Local farmers are resilient and have adjusted to the times…they’ve created ways for not only their farms to thrive but also helping neighboring farmers as well. This is also the case with Billy’s Botanicals and their Farm Bags.
Billy’s Botanicals is a husband and wife team, Billy & Ana Dugger. They own and operate an aquaponics farm and seafood processing facility on 5 woody acres in Richmond Hill. The couple met in the restaurant industry when they bar-tended together. They shared a passion for environmentalism and farming. Ana says, “After a few long shifts, and having more than a few drinks, we ended up moving in together and the rest is history.” Not long after, Billy asked Ana to move to Georgia to a vacant family farm house and start Billy’s Botanicals, she did not hesitate. Eight years later they never looked back. They both still maintain jobs in the service industry, Ana at Husk and Billy at Prohibition. Ana says, “I’m not sure either of us were ever cut out for the work our parents thought we should be doing. We love our food and beverage family and our relationships forged in the trenches of these places have blessed us with some unique opportunities for our farm. The food and beverage industry is filled with hard working, passionate, loyal and often dysfunctional people. Those are definitely our people.”
Most of Billy’s Botanicals produce comes from their aquaponic greenhouse. They also have some raised beds where they grow peppers, okra and herbs. The produce is never treated with any pesticides or synthetic fertilizers. Aquaponics is a 100% natural system you can see in nature all around you, the natural relationships between fish, water and plants that produces a nitrogen rich environment for leafy greens to grow happy and healthy. Although that does not mean they haven’t had their share of pests, they have had huge crop failures due to pesky little bugs. As a result, they use a combination of organic neem oil and lady bugs that are shipped in from California. Ana says, “We buy them by the 1000’s about 4-5 time a year and release them in the green house. Lady bugs are aphid eating machines! Unfortunately unless you have a closed system, they will more than likely fly away. If you want them to stick around, make sure your release them on an overcast day with lots of plant coverage.”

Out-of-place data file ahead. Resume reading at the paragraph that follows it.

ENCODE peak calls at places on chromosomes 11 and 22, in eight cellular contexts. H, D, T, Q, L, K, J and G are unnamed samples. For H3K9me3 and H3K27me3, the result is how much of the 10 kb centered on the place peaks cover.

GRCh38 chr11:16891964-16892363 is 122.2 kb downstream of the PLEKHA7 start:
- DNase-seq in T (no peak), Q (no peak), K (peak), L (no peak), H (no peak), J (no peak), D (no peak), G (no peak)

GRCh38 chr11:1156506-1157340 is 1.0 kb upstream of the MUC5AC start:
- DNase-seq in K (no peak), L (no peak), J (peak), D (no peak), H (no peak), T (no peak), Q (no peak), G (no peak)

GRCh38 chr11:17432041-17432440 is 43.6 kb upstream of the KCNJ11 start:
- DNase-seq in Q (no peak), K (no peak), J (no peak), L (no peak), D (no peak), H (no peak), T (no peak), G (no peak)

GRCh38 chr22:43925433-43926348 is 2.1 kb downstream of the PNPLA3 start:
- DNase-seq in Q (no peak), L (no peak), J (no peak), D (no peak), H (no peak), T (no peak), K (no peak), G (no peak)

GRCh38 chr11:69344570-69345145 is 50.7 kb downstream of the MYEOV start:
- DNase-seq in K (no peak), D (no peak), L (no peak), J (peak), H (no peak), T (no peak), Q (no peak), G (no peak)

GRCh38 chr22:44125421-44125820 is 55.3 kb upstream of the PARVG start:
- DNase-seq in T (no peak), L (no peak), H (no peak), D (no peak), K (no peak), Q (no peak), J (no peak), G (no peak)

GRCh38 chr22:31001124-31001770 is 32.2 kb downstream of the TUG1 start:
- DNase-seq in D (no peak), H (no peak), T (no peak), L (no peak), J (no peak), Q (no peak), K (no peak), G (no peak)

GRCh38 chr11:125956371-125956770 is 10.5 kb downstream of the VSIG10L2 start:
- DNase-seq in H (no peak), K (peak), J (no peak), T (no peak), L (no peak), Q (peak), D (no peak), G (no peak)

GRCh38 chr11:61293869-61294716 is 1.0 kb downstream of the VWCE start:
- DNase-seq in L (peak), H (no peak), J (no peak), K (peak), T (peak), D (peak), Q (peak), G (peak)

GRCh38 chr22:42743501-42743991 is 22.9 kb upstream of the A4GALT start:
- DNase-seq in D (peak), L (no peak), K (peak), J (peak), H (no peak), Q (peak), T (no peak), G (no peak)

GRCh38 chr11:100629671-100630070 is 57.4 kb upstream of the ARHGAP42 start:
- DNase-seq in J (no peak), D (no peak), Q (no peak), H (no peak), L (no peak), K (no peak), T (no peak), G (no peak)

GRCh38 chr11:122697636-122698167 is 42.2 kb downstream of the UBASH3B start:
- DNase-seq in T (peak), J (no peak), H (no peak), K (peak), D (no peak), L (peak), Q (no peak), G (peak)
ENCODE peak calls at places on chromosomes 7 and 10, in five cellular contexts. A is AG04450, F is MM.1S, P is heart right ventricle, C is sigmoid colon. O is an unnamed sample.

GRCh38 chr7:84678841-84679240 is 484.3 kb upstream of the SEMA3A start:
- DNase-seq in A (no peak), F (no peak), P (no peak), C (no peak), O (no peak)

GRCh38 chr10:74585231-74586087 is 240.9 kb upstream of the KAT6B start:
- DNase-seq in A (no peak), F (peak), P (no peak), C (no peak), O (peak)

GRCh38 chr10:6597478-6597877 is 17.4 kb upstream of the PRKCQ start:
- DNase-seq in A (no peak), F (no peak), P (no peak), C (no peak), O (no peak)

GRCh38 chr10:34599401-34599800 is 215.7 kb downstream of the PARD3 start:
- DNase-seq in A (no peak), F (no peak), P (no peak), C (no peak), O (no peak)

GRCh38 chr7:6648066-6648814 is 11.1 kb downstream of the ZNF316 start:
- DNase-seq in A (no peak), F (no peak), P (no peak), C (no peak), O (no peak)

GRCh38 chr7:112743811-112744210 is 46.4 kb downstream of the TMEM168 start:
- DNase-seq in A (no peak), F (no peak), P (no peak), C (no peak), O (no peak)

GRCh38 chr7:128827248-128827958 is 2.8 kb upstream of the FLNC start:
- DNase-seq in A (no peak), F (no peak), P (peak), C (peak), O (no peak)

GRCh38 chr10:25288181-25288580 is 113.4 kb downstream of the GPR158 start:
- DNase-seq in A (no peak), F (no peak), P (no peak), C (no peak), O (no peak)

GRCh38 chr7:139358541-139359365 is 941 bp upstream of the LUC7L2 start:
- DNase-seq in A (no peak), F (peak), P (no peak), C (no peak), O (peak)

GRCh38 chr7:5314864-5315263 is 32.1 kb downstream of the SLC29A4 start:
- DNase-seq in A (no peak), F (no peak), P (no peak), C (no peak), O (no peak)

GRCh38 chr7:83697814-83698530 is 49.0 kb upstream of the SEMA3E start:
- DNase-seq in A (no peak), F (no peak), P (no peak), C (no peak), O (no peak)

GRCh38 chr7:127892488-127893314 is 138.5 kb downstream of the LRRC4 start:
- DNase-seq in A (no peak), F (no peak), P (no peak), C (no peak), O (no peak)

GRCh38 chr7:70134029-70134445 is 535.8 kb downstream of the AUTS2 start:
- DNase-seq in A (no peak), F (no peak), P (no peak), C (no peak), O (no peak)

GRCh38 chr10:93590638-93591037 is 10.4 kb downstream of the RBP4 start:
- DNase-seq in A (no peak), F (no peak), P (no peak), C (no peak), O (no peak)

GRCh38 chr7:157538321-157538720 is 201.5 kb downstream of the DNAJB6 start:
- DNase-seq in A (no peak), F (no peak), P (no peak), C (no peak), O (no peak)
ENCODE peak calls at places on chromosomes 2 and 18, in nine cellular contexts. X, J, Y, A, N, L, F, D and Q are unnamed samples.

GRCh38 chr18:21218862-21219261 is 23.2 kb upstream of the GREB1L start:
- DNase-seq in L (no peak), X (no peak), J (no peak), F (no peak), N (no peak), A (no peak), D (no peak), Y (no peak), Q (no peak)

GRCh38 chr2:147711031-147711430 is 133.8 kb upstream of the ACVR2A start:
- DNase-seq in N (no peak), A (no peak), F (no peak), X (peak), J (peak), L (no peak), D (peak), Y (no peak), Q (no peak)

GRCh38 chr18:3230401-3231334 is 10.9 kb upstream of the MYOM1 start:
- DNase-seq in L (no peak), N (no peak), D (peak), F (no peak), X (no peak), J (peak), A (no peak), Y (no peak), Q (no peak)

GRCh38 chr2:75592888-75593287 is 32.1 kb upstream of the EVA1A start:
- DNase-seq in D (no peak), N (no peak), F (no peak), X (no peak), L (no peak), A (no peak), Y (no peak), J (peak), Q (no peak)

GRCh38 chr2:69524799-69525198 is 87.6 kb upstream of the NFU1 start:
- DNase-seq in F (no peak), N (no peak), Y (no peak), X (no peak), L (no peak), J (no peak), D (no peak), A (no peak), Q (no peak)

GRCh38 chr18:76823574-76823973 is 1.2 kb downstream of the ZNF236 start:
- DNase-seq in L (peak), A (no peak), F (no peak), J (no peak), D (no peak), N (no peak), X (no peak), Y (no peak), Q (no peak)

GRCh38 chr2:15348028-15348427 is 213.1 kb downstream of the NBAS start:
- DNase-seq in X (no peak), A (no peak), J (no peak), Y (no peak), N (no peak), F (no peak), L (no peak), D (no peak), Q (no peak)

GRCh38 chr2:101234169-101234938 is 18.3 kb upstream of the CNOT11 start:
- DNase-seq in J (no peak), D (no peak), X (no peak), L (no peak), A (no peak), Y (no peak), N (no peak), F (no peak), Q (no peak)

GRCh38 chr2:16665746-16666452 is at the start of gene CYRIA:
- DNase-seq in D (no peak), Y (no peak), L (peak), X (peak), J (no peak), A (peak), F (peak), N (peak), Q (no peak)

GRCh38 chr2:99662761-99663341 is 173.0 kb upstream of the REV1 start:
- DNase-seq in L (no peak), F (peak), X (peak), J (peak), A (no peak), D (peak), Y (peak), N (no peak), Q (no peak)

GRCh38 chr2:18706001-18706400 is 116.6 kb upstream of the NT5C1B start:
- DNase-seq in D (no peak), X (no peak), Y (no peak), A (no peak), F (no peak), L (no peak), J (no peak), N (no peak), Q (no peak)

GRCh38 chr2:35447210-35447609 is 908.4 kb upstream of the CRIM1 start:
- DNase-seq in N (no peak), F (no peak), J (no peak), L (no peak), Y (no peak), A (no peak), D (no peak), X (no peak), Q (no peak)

The idea of the farm bags were created when COVID hit and they both lost their restaurant jobs. Ana says, “I decided I wanted to offer deliveries immediately, but how much kale and fish can you bring somebody before they get sick of it?” She started reaching out to her farmer friends like Ancil of Swampy Appleseed and Adam of Adams Farm, they were sitting on a bunch of product they typically sell to restaurants. Ana said, “Billy and Ancil had just constructed a walk in cooler on our property (which I was admittedly against). I fussed at him for spending extra time and money on it when we could just put everything in coolers. Perhaps a rare case of the husband being right. Because of the walk in, I could place restaurant style orders with other farmers and I would put them together in a farm bag and deliver them on Thursdays and Saturdays.” They add new vendors and customers almost weekly.
The fish, shrimp, and clams that are featured in the bags are all 100% Georgia caught. Billy has a shrimper in his family and their network of local fisherman has grown a great deal. Billy has even begun fishing with the mongers and bringing in catch. They process everything on the farm…GA caught and GA packaged. Nothing sits on ice for more than a few days and nothing sits in the freezer for longer than a few weeks. They are staunch supporters of local food systems. Ana says, “If we stop supporting local fisherman and shrimpers, we will be left with what? Imported seafood that is regularly mislabeled and misrepresented. It is often treated with chemicals and shipped all over the world. Nothing about it is natural or sustainable. We live right next to a beautiful pristine ocean with responsible regulations and enthusiastic mongers. They have been under constant threat of cheap imports that have taken over the market. We encourage all seafood lovers to support your local guys here! They are a dying breed.” Very good advice!